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Worksheet: Keeping Boards Engaged Between Meetings

Some boards have transitioned to quarterly meetings, although this still is not the most common approach. According to The Governance Institute’s 2015 biennial survey, 21st Century Care Delivery: Governing in the New Healthcare Industry, only 25 percent of boards surveyed are meeting quarterly.1 However, preference for quarterly meetings is likely to grow. Below are some approaches for keeping everyone up to speed between meetings.

1. Hold a phone call for the board to convene at the halfway point between meetings. While action could be taken, it would not be expected that much would be required during these calls.

  • Pro: Opportunity for dialogue.
  • Con: Can begin to feel like a lot of meetings; virtual meetings have their drawbacks.

2. CEO provides an update email/letter on items not requiring action and a progress report across a balanced scorecard of performance indicators.

  • Pro: Relatively small board time commitment to remain up-to-date.
  • Con: No opportunity for dialogue.

3. Hold an executive committee meeting regularly between board meetings. Use this as a vehicle to connect committee work and to gather input on key agenda items for the next meeting. Provide a brief email/letter update to the full board following this session.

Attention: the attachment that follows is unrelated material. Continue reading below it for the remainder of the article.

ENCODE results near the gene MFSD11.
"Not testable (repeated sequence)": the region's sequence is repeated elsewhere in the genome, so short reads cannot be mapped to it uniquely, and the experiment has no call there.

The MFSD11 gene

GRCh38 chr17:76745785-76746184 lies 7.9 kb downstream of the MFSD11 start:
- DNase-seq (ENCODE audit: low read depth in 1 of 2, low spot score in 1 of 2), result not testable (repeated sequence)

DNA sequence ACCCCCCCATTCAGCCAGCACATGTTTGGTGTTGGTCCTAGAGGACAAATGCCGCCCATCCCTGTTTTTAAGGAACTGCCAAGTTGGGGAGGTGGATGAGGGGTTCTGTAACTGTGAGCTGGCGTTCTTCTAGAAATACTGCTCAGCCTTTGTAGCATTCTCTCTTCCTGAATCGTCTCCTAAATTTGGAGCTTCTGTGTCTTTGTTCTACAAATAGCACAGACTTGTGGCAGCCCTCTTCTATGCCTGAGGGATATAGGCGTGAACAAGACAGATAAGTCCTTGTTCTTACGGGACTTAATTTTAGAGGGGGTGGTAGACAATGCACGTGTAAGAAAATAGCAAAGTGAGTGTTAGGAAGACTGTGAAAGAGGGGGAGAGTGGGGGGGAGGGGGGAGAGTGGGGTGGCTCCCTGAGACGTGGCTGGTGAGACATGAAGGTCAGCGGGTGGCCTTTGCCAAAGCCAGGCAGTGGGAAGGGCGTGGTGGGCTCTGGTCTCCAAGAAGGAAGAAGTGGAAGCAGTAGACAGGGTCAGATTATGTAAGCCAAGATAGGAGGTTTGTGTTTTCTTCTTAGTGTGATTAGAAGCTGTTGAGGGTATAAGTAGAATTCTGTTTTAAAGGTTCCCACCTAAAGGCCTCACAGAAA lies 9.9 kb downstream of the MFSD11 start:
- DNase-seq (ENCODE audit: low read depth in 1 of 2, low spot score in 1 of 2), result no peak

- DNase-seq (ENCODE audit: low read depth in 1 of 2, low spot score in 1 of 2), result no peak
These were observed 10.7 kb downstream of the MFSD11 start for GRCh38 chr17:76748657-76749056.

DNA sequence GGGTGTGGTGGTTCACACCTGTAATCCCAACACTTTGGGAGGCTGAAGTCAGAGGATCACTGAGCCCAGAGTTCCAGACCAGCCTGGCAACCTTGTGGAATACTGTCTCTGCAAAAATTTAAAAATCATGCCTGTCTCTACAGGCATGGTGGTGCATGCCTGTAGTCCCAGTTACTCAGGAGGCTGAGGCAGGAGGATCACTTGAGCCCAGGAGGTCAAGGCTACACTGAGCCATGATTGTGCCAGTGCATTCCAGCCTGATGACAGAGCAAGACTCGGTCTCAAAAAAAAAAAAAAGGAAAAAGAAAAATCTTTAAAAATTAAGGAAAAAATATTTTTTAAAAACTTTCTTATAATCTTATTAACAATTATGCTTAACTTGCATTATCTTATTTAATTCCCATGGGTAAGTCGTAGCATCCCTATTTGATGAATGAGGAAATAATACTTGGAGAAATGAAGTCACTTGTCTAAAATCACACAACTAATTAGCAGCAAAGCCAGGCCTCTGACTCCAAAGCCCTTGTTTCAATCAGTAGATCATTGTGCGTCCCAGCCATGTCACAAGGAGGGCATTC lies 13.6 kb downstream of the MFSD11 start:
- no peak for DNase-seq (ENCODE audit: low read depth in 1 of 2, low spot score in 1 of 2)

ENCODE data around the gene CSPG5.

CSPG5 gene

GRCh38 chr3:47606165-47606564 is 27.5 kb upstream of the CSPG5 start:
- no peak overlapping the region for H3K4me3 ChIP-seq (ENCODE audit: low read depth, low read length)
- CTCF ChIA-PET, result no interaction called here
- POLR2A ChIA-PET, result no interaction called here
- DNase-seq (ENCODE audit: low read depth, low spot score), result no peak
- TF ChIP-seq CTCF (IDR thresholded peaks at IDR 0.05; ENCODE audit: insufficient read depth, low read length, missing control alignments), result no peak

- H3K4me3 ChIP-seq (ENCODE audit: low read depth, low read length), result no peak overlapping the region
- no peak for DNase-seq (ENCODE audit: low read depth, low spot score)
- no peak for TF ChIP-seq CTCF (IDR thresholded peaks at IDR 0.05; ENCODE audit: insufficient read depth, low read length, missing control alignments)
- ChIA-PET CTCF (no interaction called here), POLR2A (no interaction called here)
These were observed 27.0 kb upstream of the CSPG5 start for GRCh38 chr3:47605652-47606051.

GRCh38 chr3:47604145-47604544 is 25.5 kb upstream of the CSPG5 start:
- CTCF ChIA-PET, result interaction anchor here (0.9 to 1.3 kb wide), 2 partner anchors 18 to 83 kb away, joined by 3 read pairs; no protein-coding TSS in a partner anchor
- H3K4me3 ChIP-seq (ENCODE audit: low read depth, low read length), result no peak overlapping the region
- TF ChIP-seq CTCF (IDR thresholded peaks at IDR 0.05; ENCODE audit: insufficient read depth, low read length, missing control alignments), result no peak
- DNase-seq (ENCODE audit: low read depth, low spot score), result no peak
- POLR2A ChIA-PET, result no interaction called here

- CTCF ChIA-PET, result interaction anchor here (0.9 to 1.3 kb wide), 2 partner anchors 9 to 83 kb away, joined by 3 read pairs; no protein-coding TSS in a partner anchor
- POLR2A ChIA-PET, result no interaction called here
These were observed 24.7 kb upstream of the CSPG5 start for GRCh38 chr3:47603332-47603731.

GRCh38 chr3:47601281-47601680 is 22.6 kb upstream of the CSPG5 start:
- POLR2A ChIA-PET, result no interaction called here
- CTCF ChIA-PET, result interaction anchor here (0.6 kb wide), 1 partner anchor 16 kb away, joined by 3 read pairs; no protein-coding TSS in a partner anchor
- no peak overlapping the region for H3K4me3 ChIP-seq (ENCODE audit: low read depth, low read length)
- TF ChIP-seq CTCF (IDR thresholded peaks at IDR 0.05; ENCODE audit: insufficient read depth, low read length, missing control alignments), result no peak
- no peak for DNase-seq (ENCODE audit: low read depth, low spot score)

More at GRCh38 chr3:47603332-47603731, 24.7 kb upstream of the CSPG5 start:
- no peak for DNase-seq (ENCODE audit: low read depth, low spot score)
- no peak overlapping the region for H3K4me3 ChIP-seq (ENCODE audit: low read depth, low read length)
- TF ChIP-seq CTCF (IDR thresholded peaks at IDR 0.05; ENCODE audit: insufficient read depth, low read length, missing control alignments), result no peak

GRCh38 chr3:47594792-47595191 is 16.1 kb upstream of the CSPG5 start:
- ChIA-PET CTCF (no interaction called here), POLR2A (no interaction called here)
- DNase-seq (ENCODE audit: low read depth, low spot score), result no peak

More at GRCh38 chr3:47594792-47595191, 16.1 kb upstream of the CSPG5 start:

• Pro: Vehicle for coordinating committee work, feedback and input from board leaders.
  • Con: Those not on executive committee may feel left out.

4. CEO completes one-on-one phone calls with all board members between meetings to obtain feedback and confirm agenda items for the upcoming meeting.

  • Pro: Ensures board meetings are focused on what member feels is the most valuable; vehicle for direct input.
  • Con: Time consuming for the CEO, dependent on board size.

Especially when using quarterly meetings, a robust committee structure is a must. However there is a danger of the committees behaving in a “siloed” fashion. To mitigate this, consider:

  • Requiring that clear board and committee annual work plans are in place, while allowing for flexibility for emerging issues.
  • Creating feedback mechanisms (see number three on the list) for committee chairs to reflect on how committee work is progressing, what if anything from each committee needs to be discussed at the next board meeting versus being reviewed in a consent agenda.
  • Standardizing the approach of committee reports to the board.
  • Ensuring prudent use of the consent agenda such that rote approval with zero discussion does not become the norm.
  • Considering joint committee meetings (e.g., quality and finance committees meet to discuss “delivering value”) to help break down silos.
  • Encouraging board members to attend any or all committee meetings as an invited guest if not a formal committee member.
  • Scheduling at least one time each year for each committee to provide an update on its efforts and focus to the full board.

Finally, the board chooses to delegate selected roles and responsibilities to its committees to help it fulfil its core responsibilities. The governance committee should review committee charters regularly and recommend to the board any changes required to ensure that committees provide maximum benefit to the board in exercising its fiduciary responsibilities.

The Governance Institute – March 2017
Marian C. Jennings, President – M. Jennings Consulting, Inc.
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1 Kathryn Peisert, 21st-Century Care Delivery: Governing in the New Healthcare Industry, 2015 Biennial Survey of Hospitals and Healthcare Systems, The Governance Institute.